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Barack Obama says one day US may have a Hindu President, pitches for inclusiveness

The Obamas plans to stay in Washington till Sasha, their younger daughter, finishes school.

world Updated: Jan 20, 2017 08:09 IST
Yashwant Raj
Yashwant Raj
Washington, Hindustan Times
Obama,Trump,White House
Barack Obama speaks during his final presidential news conference in the briefing room of the White House.(AP)

Reflecting on his election as the first black president, Barack Obama has said if the US continues to be inclusive and diverse, it could someday send a woman, a Hindu, a Jew or a Latino to the White House.

The outgoing president also made clear he was not going away entirely as he planned to speak out if and when he saw “our core values” in danger, serving up a thinly veiled warning to President-elect Donald Trump and his team.

Taking questions at his last news conference on Wednesday Obama, 55, said if the US remained inclusive, giving equal opportunity to everyone, “we’re going to have a woman president, we’re going to have a Latino president, and we’ll have a Jewish president, a Hindu president”.

“Who knows who we’re going to have?” he wrapped up the argument with the usual Obama flourish tailored to get a laugh. “I suspect we’ll have a whole bunch of mixed-up presidents at some point that nobody really knows what to call them.”

Obama said he plans to spend time with his family, do some writing and hear less of himself speak. But he will not fade away, as former presidents are supposed to, and will continue to speak on issues of importance to him.

“I want to do some writing,” Obama said (a $45 million book deals awaits him, according to some news reports), adding: “I want to be quiet a little bit and not hear myself talk so darn much. I want to spend precious time with my girls.”

People applaud during a news conference held by Clarissa Lopez (not pictured), daughter of Puerto Rican independence militant Oscar Lopez Rivera, after US President Barack Obama pardoned Lopez Rivera who is serving a 55 year prison sentence for his involvement with Puerto Rican militant group FALN, in San Juan, Puerto Rico. (REUTERS)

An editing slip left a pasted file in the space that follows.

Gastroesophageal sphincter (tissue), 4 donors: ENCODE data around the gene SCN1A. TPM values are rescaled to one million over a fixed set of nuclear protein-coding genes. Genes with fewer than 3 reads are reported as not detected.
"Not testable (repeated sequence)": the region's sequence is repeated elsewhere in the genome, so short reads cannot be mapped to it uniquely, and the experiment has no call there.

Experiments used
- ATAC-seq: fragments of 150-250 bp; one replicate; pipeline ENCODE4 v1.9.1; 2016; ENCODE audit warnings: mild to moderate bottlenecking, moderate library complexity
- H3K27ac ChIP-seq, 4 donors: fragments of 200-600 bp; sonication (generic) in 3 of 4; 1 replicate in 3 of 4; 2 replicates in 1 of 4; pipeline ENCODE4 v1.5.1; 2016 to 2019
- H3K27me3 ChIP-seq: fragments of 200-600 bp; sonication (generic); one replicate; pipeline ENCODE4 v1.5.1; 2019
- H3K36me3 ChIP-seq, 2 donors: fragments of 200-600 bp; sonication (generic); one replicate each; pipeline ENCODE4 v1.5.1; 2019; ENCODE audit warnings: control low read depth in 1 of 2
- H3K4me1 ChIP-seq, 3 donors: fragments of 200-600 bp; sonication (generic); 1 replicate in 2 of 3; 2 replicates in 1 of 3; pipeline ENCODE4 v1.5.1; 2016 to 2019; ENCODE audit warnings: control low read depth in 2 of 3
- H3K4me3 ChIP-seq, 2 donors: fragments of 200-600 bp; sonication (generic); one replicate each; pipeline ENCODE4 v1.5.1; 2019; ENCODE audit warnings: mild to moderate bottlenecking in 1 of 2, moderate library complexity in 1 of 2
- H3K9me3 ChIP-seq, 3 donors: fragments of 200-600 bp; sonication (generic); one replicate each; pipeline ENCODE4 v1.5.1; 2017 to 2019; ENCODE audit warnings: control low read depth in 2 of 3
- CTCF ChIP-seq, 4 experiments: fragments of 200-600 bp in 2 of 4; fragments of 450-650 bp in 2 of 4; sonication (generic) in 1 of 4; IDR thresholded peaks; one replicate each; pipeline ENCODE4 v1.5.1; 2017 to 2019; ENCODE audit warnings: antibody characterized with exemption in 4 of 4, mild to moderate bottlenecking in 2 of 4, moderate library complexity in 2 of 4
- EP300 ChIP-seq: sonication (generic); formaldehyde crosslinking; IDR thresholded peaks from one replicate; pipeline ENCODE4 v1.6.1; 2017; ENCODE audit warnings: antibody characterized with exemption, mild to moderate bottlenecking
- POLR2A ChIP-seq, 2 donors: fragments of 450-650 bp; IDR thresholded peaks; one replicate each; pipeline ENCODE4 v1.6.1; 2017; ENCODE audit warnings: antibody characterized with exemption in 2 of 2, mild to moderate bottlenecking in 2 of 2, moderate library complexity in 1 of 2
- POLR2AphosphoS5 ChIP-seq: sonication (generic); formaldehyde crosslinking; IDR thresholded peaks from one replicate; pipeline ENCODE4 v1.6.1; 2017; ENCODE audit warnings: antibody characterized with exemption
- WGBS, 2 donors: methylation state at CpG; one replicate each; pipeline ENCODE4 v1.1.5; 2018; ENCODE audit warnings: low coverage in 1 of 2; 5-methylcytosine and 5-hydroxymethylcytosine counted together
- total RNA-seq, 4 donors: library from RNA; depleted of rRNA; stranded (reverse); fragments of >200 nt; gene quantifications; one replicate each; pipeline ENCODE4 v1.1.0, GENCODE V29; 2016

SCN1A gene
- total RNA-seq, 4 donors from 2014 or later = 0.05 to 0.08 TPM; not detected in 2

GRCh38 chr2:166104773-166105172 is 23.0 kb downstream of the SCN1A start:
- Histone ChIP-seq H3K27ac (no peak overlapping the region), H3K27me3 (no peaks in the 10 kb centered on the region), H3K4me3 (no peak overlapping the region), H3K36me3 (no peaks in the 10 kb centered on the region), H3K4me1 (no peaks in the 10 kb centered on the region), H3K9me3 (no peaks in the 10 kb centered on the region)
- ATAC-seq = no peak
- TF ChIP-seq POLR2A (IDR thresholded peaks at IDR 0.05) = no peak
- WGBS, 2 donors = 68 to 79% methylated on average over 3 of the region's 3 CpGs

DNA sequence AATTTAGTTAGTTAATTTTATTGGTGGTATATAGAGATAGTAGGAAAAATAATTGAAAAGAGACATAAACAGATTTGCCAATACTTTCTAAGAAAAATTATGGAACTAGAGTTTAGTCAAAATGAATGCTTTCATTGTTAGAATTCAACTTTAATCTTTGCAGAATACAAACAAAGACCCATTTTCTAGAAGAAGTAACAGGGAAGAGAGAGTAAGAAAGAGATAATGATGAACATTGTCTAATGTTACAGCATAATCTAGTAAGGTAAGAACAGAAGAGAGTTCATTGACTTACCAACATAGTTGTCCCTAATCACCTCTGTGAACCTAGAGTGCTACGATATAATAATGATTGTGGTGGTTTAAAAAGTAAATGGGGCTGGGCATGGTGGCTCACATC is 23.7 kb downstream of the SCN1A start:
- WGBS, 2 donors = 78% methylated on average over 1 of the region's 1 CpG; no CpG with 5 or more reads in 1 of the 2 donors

As reporters cracked up, the context couldn’t have been lost on anyone. The United States had just a few weeks ago passed up, once again, a chance to elect a woman president, someone Obama had campaigned for.

It took the US more than 220 years, since its first presidential election, to elect an African-American president, and as a Protestant-majority country, it waited more than 170 years to pick its first Catholic president, John F Kennedy.

And, as Obama said, it has had no Jewish or Hindu as president nor a Latino, the largest minority community in the US now, overtaking African-Americans. There are about 4 million Jews and an estimated 2.29 million Hindus in the US.

They have a long way to go.

Tulsi Gabbard, a Democrat from Hawaii who became the first Hindu to be elected to US congress (the House of Representatives) in 2012, is often spoken as a leading prospect from this tiny religious minority.

Gabbard was joined in 2017 by three more Hindus, all Indian-Americans — Rohit “Ro” Khanna, Pramila Jayapal and Raja Krishnamoorthi.

Gabbard is not of Indian descent, which she is often mistaken for being a Hindu.

Any one of them could someday, if, as Obama said, America continued to give every citizen equal opportunity, could occupy the White House. Inequality was among a few things he was worried about as he leaves office, the 44th American president said.

First Published: Jan 19, 2017 22:41 IST